Other options include a Canada-style deal and a Norway-style deal and they are possibly ‘doable’ but they presently require a Northern Ireland backstop which Leavers want removed at 45.4 per cent ‘essential’ while Remainers consider it ‘unacceptable’ at 26.8 per cent. On the other hand the ‘permanent customs union’ approach does not need a backstop so perhaps this is ‘the lesser of the evils’ in this case given its otherwise more general ‘acceptance’ by Leavers’ at 30.8 per cent.
With regards to the procedural issues (Table 4 in pdf below) it is interesting to note that Remainers do want them ranging from a high of 45.5 per cent ‘essential’ for a vote on any deal agreed to by MPs, to 42.7 per cent for MPs to vote on various deals (an Indicative Vote) to ‘ruling out a no-deal scenario and preparing for a People’s Vote with an option to remain in the European Union’ at 41.9 per cent ‘essential’. When phrased in this way Leavers consider this form of referendum to be 55.6 per cent ‘desirable’ so if the Brexit process has to go ‘down this road’ then perhaps this is the way to go. Interestingly, but not surprisingly, Leavers are far less enthusiastic about the various procedural options on offer as they want Brexit and presently it is the law.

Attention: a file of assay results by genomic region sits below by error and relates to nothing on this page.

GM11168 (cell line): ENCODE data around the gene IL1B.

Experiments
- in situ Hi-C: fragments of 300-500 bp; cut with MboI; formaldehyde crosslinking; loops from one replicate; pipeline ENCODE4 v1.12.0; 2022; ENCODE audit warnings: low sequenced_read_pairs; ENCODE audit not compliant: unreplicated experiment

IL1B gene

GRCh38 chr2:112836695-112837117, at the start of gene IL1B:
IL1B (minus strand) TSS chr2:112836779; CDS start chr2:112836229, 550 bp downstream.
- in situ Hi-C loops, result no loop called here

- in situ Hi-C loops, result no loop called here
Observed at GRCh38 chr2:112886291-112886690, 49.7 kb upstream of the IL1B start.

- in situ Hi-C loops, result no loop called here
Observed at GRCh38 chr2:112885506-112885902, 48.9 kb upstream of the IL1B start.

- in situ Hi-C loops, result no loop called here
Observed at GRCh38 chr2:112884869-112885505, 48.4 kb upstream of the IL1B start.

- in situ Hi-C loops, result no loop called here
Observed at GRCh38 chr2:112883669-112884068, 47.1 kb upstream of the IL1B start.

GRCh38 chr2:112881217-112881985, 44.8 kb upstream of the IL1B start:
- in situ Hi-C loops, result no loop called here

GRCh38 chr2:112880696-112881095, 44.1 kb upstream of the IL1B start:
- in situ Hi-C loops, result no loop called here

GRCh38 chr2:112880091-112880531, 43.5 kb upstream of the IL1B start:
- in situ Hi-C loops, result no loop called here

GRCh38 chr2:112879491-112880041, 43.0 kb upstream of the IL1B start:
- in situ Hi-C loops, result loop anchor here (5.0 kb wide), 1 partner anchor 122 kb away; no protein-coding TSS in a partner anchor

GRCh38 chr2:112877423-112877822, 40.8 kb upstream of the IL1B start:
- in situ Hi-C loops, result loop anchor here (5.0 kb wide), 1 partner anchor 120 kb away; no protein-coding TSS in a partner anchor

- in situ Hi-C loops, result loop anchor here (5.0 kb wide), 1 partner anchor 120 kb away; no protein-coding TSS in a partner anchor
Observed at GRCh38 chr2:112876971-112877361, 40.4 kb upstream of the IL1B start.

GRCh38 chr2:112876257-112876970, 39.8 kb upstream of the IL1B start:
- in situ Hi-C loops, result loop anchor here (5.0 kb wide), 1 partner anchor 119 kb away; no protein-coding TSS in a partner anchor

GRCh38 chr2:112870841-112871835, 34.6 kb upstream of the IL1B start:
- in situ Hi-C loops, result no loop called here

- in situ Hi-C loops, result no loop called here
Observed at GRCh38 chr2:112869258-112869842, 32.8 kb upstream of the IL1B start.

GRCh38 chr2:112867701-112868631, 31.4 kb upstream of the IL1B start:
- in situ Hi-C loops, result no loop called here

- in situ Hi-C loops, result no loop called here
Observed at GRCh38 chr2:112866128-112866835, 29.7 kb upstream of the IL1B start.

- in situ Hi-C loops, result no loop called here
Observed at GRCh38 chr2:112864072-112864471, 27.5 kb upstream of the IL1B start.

This Google survey of 100 interviews was collected between February 2 and February 4. It is only a pilot costing a very modest £160. Clearly a larger survey is needed with input from the Parliamentarians who wrote the draft law and amendments tested here. I am a little concerned that my “Remain’ or ‘Leave’ question got such a high ‘Remain’ response so I do not think that result or the general result for the UK population as a whole should be cited here. But comparing the opinions of Remainers and Leavers as ‘indicative’ of what is happening to opinion is valid and I doubt if a more thorough survey would come to conclusions very different to the ones I have drawn here.
Although the pilot only has an N=100 sample I am used to working with small samples around the world as I am generally working on conflicts where such samples are often very hard to get. The thing then is to know what one can draw conclusions from and what one can not. With this point in mind although the overall sample may not be as good as we would like by taking out the most polarised groups (in Northern Ireland Protestants and Catholics for example and in Brexit Britain Remainers and Leavers) we can compare the differences between these two groups with some certainty.